# Linear Algebra II

## September 15, 2014

### Questions

Filed under: 2014 Fall — Y.K. Lau @ 8:28 PM

Today we further discuss Remark 1 in the last post – what happens when we perform set operations on two subspaces. A key point is that we are led to the concepts of the sum of two subspaces, and the direct sum. (The lecture slides are uploaded in the folder Slides at moodle.)

After the lecture ended, some classmates asked questions that I would share with you here.

• Qn 1. Is the direct sum (of subspaces) related to quotient vector spaces?

You may wonder why your classmate ask this question because they (direct sum and quotient space) seem to be very different objects. If the vector space ${V=U\oplus W}$, then ${U}$ and ${W}$ are containing vectors in ${V}$. However, ${V/W}$ contains the equivalence classes ${[v]}$ where ${v\in V}$, which is more abstract and complicated. Nevertheless, there are interesting relations between the concepts of direct sum and quotient vector space. You will get some ideas in Tutorial 2 and Assignment 2.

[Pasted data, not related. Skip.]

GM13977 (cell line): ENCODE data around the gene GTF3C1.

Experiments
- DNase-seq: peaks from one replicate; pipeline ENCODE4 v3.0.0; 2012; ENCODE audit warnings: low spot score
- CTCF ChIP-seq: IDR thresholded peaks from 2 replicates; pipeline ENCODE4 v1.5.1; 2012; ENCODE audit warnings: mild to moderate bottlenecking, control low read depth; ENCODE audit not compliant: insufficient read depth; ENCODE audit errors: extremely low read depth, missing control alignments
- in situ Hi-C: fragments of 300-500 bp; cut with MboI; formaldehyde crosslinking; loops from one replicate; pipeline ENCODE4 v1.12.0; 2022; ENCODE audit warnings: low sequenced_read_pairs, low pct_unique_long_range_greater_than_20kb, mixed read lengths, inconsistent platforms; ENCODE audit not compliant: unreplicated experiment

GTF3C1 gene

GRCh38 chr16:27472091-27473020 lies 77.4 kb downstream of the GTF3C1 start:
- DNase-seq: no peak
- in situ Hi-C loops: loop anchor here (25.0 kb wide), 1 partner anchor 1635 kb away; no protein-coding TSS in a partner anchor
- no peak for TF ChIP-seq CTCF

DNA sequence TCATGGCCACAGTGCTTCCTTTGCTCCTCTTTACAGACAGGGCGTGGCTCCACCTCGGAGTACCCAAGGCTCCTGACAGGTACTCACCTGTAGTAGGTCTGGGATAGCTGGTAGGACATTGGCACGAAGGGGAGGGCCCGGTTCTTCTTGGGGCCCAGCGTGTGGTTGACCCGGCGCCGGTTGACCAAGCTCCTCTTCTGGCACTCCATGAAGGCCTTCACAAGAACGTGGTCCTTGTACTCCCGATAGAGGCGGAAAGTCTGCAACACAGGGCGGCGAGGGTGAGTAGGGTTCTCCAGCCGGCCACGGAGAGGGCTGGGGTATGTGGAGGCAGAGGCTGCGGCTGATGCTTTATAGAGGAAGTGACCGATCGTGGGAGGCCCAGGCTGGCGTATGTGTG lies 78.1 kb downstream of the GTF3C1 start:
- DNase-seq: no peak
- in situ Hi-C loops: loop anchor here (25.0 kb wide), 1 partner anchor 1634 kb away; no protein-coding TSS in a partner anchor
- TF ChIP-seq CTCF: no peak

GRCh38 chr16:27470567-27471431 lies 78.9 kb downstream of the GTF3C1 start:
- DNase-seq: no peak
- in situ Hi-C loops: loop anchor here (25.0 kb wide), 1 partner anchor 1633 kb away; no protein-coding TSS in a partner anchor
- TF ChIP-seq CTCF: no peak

• We explained in lecture that even if ${X}$ and ${Y}$ are subspaces of ${V}$, ${X\setminus Y}$ is NOT a subspace of ${V}$. Our proof is that both ${X}$ and ${Y}$ contain the zero vector ${\underline{0}}$; thus ${\underline{0}\notin X\setminus Y}$ and so ${X\setminus Y}$ is not a subspace.

Qn 2. A classmate asked why the zero vector of ${X}$ must equal the zero vector of ${Y}$.

(Well our proof does not work if they are different.) This question sounds silly but indeed it makes sense very much! If you were me, how would you reply?

Mine is: the zero vector of any subspace (of ${V}$) has to be the zero vector of ${V}$.

First of all, zero vector in a vector space is unique (i.e. given a vector space, there is only one element fulfilling (A4)). [Prove it! If you cannot work it out, please ask me or our tutor.]

Next, let ${V}$ be a vector space and ${X}$ be its subspace. Suppose ${0_V}$ is the zero vector of ${V}$ and ${0_X}$ is the zero vector of ${X}$. Now ${0_X\in X\subset V}$, i.e. ${0_X}$ is a vector in ${V}$. Write ${0}$ for the real number zero and use Part (1) of Theorem 6.1.3 (i.e. Thm 3 of Section 6.1) twice, we infer

$\displaystyle 0_V\stackrel{{\rm Thm \,6.1.3 (1)\, for} \, V}{=\!\!\!=\!\!\!=\!\!\!=\!\!\!=\!\!\!=\!\!\!=\!\!\!=\!\!\!=\!\!\!=\!\!\!=\!\!\!=\!\!\!=\!\!\!=\!\!\!=\!\!\!=\!\!\!=\!\!\!=\!\!\!=\!\!\!=\!\!\!=\!\!\!=\!\!\!=\!\!\!=\!\!\!=\!\!\!=\!\!\!}$ $\displaystyle \ \ 0$ $\displaystyle\cdot 0_X \stackrel{{\rm Thm \,6.1.3 (1)\, for} \, X}{=\!\!\!=\!\!\!=\!\!\!=\!\!\!=\!\!\!=\!\!\!=\!\!\!=\!\!\!=\!\!\!=\!\!\!=\!\!\!=\!\!\!=\!\!\!=\!\!\!=\!\!\!=\!\!\!=\!\!\!=\!\!\!=\!\!\!=\!\!\!=\!\!\!=\!\!\!=\!\!\!=\!\!\!=\!\!\!=\!\!\!}\ \ 0_X.$